Another result of the crash was to focus attention on the sectoral and regional imbalances within the UK economy, where there is a bias towards London and the South East. What we are doing is helping to rebalance the country in a way which is more helpful. Our industrial strategy is all about remedying those imbalances – and proof of that is readily apparent in this city and in other areas of Scotland.
Take life sciences, for example. The Edinburgh BioQuarter was already a leading UK cluster prior to the industrial strategy agenda – with support from both the UK and Scottish governments. In January, I was proud to open the Centre for Innovative Manufacturing in Continuous Manufacturing and Crystallisation at the University of Strathclyde. CMAC’s purpose is to develop manufacturing techniques which allow medicines tailored to individual patients’ needs to be produced in small quantities on demand. The centre involves researchers at Glasgow, Heriot-Watt and Edinburgh – as well as colleagues at Cambridge, Loughborough and Bath universities.
Strathclyde University is also home, I should add to the Advanced Forming Research Centre. Part of the High Value Manufacturing Catapult, it is a venture involving such firms as Rolls-Royce and Boeing, and focused on forming and forging technologies used primarily in the aerospace industry. Centres such as this will be involved in reserch and development projects delivered under the Aerospace Technology Institute. The £2 billion of joint government-industry funding for the ATI is, of course, open to aerospace suppliers based in Scotland.
Collaboration across the UK is surely the key here – as is the case with another recent initiative, a 4 year £23 million programme to improve the UK’s pharmaceutical supply chain, which has GSK, Astra Zeneca, Cambridge University and again Strathclyde among its partners. The UK research base and life sciences sector in tandem possess the critical mass to continue growing on a sustainable basis. That is also why, incidentally, we in government could not just be passive observers of the attempted Pfizer takeover of AstraZeneca, and insisted on a long-term commitment to research and development in the UK.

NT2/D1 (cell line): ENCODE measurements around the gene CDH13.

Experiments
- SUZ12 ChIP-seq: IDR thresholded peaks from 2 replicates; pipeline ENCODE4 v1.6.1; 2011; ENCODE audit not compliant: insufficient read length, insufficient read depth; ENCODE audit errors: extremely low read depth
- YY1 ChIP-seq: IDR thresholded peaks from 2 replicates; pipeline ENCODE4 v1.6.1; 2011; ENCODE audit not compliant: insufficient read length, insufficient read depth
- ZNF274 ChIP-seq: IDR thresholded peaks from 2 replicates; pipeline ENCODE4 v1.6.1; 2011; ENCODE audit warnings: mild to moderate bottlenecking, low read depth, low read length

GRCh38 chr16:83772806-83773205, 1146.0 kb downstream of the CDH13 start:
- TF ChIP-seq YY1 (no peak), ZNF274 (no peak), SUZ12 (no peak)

The same can be said of the UK energy sector and its supply chains. In the case of oil and gas – which supports some 450,000 jobs, nearly half of them in Scotland, and some of them within the Weir Group – the energy industrial council has both Whitehall and Holyrood ministers sitting on it. It is precisely this joint commitment which has encouraged investment by the likes of BP, who last year awarded over £1 billion in contracts to UK-based companies to provide services and equipment for the major re-development of its Schiehallion and Loyal oil fields west of Shetland. The critical long-term work for oil and gas is supply chain related; that’s where some 200,000 of the jobs are. The industrial council has just completed a mapping exercise to identify weaknesses – and will soon begin work to address them, especially the challenge of recruiting highly skilled staff.
But our future, as you all know, requires solutions beyond fossil fuels. The Offshore Renewable Energy Catapult – one of a network of centres built to bridge the gap between university research and full commercialisation – is headquartered at Strathclyde, with its operational centre at the National Renewable Energy Centre in the North East of England. It has funding of £45 million over 5 years to develop deep technical expertise and advance technologies for offshore wind, wave and tidal power. Like all the Catapults, it has a UK- wide remit, and strong links with other centres like the marine energy park in the South West of England. Scotland-based researchers tell us that they like being part of the new collaborative ventures associated with the Catapults; the rest of the UK, meanwhile, benefits from Scottish-based expertise.